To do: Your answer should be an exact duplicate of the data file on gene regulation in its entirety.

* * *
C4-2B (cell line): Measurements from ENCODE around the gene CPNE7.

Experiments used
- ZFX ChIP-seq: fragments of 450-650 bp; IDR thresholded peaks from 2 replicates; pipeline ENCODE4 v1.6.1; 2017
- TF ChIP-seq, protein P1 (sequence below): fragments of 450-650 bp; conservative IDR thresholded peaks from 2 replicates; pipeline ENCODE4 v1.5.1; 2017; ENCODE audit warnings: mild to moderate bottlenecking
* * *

C4-2B (cell line): Measurements from ENCODE around the gene CPNE7.

Experiments used
- ZFX ChIP-seq: fragments of 450-650 bp; IDR thresholded peaks from 2 replicates; pipeline ENCODE4 v1.6.1; 2017
- TF ChIP-seq, protein P1 (sequence below): fragments of 450-650 bp; conservative IDR thresholded peaks from 2 replicates; pipeline ENCODE4 v1.5.1; 2017; ENCODE audit warnings: mild to moderate bottlenecking